Putting the 'long term’ in long-term evolution
Unlike its predecessors, many of which by this same point in their adoption cycle were already being prepared to transition to the next generation of cellular air interface technology; LTE appears to be living up to its long-term promise. LTE, while gaining momentum, is really only at the beginning of its launch cycle. There have been 265 commercial LTE network launches to date, supporting some 200 million subscribers in 2013. That number is expected to grow substantially in the next few years, with estimations of more than 2.3 billion subscribers worldwide by 2018.
With only a few murmurs of “5G” in the ether, the current iteration of LTE, known as release 9, is only the first step in a series of enhancements aimed at air interface, heterogeneous network topologies, advanced services, and for the first time, the potential for a truly global standard. However, as with most undertakings of such global magnitude, achieving this vision is an evolution and not an event.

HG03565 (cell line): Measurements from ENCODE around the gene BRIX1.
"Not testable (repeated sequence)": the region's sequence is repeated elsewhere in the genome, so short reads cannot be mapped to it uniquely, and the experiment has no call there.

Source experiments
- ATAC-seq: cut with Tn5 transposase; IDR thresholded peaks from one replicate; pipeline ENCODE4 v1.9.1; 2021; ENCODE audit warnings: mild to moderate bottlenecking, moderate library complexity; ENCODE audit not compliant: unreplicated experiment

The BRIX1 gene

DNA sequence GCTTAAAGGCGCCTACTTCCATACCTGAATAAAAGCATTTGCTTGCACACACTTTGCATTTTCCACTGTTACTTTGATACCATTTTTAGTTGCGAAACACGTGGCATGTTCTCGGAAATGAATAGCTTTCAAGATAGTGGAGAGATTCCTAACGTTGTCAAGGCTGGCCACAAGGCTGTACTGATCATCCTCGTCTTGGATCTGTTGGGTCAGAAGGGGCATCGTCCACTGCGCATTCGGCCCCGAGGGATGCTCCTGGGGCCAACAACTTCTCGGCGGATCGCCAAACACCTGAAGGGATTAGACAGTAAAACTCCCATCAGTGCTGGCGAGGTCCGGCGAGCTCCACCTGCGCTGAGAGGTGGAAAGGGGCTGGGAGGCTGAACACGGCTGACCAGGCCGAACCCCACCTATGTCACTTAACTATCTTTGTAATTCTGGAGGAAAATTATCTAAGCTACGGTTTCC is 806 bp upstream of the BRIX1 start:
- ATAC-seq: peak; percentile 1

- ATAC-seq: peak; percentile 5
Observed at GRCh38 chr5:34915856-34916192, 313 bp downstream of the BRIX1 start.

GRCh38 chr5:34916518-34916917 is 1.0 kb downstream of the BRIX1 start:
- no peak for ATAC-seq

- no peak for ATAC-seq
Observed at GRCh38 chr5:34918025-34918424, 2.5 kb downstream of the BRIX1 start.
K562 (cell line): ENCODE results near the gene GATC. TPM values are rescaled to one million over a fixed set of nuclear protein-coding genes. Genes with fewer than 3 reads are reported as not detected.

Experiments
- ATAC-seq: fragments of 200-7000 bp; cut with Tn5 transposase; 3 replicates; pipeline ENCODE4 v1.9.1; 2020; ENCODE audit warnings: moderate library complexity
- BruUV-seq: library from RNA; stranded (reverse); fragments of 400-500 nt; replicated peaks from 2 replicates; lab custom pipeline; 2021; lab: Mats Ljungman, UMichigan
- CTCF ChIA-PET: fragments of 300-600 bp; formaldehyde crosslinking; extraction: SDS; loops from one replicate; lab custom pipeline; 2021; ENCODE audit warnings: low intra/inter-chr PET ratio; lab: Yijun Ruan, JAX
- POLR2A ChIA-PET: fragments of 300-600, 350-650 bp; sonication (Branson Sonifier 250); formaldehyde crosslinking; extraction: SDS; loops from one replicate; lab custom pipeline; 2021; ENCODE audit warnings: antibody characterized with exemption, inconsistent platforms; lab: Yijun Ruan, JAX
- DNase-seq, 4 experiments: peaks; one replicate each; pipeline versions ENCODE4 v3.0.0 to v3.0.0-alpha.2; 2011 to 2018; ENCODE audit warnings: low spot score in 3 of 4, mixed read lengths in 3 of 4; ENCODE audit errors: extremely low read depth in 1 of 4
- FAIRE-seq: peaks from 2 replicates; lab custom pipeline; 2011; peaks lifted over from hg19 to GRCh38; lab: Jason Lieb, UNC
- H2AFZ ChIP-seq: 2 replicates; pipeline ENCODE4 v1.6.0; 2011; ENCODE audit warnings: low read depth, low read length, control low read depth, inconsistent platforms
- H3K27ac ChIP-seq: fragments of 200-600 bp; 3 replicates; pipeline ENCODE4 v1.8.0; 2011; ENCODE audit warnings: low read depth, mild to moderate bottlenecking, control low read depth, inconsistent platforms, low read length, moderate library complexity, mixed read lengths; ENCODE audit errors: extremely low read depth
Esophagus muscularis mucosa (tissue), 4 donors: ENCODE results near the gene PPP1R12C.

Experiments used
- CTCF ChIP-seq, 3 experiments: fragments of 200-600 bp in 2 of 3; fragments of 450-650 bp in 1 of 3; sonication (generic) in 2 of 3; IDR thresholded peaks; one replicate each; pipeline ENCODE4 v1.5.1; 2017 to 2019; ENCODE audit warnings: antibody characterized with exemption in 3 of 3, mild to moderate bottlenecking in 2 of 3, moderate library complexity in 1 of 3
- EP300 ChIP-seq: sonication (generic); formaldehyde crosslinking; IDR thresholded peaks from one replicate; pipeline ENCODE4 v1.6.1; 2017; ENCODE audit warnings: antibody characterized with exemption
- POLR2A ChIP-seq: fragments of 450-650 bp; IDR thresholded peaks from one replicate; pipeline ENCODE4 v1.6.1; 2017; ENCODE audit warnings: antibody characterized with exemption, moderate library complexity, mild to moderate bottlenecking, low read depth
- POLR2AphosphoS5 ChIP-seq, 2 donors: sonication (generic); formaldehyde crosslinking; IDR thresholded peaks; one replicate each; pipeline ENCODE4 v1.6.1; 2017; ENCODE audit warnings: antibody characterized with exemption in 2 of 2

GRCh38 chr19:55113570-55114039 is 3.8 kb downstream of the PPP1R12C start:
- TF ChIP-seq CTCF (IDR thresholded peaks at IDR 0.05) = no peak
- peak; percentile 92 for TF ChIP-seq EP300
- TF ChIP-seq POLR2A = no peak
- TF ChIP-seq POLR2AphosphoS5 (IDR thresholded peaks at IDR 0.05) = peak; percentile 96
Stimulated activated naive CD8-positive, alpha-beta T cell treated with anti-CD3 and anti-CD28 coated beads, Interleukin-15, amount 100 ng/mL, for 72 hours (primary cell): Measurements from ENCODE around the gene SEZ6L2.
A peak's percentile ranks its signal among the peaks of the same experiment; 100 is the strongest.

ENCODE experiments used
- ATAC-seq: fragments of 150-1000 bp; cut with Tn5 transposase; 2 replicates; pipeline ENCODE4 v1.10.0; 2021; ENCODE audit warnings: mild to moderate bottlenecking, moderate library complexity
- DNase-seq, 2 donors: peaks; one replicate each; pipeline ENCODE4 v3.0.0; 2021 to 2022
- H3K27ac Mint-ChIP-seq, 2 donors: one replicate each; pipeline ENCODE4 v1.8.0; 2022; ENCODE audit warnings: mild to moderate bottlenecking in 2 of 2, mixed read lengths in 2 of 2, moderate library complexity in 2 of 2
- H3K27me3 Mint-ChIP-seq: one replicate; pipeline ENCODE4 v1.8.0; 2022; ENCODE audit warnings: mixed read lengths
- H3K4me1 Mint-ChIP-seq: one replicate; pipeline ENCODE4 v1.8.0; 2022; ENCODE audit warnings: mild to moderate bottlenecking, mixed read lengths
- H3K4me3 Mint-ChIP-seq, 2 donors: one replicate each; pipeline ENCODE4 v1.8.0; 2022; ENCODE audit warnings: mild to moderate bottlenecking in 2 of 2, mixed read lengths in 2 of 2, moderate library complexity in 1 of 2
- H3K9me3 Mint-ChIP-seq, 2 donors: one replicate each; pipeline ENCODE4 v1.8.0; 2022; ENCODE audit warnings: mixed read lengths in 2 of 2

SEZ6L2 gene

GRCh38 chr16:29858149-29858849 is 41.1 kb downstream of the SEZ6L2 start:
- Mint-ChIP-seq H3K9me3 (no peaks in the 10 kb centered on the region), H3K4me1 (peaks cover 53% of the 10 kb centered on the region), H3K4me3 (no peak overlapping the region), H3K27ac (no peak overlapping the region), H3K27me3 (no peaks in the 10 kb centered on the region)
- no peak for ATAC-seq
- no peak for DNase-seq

Some known advancements are already in the planning stages or are on their way to being deployed, such as increasing levels of carrier aggregation, VoLTE and heterogeneous networks. All LTE advancements are geared towards trying to meet the consumer's insatiable demand for more bandwidth and lower latency while maintaining profitability and service levels for the operators.
However, these known advancements will not be enough to support the growing number of subscribers, and given that 5G is nowhere near ready to being ratified as a standard, much less implemented, we expect that more evolutions of LTE will need to be designed and implemented to address the consumer generated demand. This is where industry-wide summits such as the LTE Innovation Summit become extremely valuable to the ecosystem.
Check out the 2014 LTE Innovation Summit, being held from April 9-10, here: http://www.ecnmag.com/events/2013/12/2014-lte-innovation-summit